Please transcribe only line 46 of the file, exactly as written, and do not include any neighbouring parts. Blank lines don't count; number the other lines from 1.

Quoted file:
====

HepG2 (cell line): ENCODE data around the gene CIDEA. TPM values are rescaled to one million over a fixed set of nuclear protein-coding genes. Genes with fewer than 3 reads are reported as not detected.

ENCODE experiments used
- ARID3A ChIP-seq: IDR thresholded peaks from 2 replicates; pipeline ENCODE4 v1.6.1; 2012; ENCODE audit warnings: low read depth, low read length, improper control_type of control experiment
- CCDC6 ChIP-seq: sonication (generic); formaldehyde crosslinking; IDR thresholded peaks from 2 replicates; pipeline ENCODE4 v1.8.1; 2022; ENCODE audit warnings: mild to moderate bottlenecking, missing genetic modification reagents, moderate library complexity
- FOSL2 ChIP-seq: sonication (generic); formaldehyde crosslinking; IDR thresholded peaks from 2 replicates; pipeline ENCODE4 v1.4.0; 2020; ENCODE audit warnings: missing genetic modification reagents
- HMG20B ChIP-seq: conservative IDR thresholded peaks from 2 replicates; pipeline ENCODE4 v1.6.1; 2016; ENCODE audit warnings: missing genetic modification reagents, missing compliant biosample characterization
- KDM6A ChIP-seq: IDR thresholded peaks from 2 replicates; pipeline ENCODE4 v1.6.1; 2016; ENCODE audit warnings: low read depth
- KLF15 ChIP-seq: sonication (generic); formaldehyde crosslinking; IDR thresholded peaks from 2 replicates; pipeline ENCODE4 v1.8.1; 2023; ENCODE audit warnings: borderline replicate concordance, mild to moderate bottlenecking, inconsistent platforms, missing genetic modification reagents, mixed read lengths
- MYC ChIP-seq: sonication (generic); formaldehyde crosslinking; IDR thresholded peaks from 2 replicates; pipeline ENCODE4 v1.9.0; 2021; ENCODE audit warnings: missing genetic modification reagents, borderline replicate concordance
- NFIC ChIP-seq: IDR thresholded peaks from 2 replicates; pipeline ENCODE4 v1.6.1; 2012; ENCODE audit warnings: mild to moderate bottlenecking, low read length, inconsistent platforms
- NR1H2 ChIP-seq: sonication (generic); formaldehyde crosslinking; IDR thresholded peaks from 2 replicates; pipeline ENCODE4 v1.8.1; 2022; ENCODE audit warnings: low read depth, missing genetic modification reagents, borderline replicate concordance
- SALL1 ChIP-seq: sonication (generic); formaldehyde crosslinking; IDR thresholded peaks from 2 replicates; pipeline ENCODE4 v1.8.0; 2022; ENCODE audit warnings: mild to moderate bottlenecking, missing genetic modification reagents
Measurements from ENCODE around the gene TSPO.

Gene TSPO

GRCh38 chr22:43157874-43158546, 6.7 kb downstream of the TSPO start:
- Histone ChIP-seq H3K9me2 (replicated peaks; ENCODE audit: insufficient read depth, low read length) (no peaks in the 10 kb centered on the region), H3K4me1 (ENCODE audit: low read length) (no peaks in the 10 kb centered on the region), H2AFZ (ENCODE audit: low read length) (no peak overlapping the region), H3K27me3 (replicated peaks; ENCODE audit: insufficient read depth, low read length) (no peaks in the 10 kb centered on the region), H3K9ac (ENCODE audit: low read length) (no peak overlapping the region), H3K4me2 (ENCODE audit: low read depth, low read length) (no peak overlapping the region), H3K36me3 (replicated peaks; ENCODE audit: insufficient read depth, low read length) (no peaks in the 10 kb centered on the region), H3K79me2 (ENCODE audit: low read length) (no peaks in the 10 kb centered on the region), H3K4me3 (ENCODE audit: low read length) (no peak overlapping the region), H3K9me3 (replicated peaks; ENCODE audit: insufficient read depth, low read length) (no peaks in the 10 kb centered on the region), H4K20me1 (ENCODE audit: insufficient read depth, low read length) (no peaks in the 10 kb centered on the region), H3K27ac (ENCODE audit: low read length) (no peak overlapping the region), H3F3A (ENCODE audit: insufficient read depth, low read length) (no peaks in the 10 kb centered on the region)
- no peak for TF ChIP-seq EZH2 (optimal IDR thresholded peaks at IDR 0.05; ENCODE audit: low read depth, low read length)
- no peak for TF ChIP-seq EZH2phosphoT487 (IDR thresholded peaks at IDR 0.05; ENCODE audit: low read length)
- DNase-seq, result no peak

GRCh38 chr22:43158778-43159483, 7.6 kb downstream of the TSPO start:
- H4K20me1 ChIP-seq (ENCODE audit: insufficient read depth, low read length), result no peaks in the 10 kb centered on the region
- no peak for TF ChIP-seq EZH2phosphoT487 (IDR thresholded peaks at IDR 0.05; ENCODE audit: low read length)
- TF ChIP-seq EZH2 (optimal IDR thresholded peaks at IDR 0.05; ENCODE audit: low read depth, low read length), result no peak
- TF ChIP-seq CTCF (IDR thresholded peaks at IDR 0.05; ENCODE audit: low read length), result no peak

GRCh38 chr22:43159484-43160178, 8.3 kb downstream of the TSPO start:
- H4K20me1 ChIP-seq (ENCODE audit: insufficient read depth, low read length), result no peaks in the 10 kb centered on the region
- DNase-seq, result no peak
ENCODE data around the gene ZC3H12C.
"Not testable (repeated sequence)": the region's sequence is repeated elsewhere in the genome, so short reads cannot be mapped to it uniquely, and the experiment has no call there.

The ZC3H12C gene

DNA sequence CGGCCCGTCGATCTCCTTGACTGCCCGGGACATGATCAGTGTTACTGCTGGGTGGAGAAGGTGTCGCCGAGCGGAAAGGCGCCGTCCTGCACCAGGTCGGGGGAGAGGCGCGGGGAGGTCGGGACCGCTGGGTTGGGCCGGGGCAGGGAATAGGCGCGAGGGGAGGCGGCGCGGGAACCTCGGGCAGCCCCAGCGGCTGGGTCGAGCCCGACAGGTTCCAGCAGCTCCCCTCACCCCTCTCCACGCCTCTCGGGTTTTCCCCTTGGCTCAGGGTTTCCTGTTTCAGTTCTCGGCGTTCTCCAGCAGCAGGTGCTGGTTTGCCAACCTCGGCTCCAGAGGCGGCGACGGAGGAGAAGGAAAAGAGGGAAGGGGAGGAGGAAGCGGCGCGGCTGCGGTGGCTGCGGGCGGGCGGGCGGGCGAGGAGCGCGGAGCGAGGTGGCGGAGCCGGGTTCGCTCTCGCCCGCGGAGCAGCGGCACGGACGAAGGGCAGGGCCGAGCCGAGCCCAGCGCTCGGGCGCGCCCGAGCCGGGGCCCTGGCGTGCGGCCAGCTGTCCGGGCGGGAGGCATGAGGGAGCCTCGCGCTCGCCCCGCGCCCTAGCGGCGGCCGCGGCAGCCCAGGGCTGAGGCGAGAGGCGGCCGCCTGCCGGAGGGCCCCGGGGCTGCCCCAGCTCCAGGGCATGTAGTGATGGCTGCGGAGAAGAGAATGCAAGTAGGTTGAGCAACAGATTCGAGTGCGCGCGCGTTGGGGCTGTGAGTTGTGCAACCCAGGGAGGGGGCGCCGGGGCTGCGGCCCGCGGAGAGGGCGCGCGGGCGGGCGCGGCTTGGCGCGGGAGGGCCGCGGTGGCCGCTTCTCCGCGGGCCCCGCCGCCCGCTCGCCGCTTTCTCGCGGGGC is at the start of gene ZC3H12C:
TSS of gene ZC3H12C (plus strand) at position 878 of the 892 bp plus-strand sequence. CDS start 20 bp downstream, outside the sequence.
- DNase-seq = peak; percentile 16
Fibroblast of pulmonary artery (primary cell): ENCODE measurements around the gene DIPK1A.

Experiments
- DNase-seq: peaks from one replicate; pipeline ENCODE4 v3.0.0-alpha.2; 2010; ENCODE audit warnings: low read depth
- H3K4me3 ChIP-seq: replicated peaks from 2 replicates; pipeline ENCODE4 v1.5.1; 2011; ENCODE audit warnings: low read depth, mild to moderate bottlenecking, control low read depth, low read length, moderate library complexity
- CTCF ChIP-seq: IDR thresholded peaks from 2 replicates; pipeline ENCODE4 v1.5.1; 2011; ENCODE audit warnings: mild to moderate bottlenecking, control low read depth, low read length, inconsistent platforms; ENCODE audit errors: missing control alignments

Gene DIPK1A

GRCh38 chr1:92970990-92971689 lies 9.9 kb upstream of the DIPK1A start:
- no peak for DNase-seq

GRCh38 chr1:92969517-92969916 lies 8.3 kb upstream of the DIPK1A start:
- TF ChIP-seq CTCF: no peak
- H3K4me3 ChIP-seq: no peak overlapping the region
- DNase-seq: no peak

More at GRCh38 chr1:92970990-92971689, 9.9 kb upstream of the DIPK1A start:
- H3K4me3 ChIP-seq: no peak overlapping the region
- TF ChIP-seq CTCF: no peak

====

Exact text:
More at GRCh38 chr1:92970990-92971689, 9.9 kb upstream of the DIPK1A start: